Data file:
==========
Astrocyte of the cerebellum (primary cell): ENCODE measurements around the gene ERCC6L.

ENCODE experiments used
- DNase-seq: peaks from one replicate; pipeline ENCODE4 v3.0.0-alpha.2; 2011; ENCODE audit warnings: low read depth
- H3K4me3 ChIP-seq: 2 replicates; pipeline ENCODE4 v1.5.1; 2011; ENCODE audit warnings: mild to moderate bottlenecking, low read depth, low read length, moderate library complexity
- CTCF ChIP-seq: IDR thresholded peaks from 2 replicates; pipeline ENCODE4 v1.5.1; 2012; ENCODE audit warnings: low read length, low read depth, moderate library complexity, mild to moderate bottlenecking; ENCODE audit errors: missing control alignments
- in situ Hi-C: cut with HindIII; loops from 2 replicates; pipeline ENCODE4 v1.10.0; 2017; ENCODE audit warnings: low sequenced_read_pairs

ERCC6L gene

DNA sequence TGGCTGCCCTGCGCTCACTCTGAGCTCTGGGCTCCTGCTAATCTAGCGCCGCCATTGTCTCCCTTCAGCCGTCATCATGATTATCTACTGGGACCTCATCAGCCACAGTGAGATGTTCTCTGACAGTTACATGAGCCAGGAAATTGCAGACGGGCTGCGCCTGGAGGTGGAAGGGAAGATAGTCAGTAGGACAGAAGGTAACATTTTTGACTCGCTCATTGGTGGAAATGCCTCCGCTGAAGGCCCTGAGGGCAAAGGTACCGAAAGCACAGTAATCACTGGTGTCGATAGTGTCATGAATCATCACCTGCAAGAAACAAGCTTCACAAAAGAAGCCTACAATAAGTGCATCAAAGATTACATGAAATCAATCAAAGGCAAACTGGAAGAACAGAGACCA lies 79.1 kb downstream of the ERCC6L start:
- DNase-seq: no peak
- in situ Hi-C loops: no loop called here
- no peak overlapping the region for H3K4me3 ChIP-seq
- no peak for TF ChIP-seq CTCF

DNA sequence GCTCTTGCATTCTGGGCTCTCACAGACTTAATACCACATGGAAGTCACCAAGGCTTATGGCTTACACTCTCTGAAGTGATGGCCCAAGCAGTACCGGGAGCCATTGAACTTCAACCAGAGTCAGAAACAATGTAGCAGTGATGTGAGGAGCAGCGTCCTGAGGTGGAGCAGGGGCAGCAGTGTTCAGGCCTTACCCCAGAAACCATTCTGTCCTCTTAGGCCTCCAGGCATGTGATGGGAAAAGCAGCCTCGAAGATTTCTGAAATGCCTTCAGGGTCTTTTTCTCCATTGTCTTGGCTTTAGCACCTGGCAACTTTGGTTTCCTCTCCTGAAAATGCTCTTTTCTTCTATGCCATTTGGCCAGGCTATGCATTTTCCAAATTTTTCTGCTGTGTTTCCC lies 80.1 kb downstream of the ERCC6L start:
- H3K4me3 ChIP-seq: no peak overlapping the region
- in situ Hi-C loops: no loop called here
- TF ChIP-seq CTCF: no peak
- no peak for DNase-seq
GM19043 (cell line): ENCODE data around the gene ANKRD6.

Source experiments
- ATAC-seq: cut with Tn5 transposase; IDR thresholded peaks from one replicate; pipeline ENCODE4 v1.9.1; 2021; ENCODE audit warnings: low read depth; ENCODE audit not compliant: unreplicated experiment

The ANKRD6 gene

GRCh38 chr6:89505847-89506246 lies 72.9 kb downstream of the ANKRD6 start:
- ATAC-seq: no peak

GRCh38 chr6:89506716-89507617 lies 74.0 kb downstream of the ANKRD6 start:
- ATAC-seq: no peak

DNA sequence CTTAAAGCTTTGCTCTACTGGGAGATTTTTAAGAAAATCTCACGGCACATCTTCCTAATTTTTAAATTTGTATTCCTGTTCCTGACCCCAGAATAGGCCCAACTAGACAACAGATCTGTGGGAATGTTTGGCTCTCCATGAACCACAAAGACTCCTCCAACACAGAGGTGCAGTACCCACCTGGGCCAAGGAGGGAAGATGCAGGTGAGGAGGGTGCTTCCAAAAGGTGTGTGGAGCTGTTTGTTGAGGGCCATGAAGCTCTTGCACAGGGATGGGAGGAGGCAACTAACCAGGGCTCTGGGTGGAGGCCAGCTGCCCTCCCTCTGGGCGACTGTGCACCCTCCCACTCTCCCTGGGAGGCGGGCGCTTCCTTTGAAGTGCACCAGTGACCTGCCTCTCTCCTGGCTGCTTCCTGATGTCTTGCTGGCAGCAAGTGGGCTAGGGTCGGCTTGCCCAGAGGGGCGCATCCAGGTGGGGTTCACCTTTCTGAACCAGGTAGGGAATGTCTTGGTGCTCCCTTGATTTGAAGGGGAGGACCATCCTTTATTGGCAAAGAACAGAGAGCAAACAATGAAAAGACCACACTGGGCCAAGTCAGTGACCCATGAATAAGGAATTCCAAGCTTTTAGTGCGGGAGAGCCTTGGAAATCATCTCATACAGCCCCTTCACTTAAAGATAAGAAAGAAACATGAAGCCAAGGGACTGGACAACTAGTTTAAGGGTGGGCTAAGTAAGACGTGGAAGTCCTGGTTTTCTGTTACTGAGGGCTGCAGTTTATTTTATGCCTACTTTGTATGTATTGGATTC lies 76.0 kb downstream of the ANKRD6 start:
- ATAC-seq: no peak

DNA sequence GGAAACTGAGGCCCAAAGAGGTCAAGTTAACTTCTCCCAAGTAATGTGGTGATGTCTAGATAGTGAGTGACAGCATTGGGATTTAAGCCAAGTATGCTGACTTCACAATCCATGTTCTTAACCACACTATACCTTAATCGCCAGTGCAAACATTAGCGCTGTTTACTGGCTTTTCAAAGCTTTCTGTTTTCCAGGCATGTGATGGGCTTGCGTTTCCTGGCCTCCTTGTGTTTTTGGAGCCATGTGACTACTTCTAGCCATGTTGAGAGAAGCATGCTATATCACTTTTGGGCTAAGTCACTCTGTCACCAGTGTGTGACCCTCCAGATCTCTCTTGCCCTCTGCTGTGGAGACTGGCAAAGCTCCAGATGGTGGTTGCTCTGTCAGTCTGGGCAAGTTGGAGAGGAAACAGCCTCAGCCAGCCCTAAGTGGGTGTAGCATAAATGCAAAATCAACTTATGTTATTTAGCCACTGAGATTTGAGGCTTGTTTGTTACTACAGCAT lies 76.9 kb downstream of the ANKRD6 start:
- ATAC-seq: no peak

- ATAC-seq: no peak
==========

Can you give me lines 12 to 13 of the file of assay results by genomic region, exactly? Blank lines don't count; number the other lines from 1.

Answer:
- no peak for TF ChIP-seq CTCF

DNA sequence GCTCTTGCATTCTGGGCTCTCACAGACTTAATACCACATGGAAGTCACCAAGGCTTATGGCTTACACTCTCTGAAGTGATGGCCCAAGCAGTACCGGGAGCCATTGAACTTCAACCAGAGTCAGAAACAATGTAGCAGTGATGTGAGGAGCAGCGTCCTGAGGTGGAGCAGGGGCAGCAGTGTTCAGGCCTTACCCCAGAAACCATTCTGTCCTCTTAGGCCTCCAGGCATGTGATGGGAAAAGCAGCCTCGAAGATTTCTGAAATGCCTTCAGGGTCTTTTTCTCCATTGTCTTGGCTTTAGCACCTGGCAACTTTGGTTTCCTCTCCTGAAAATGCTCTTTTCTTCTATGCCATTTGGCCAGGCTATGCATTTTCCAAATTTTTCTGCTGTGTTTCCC lies 80.1 kb downstream of the ERCC6L start: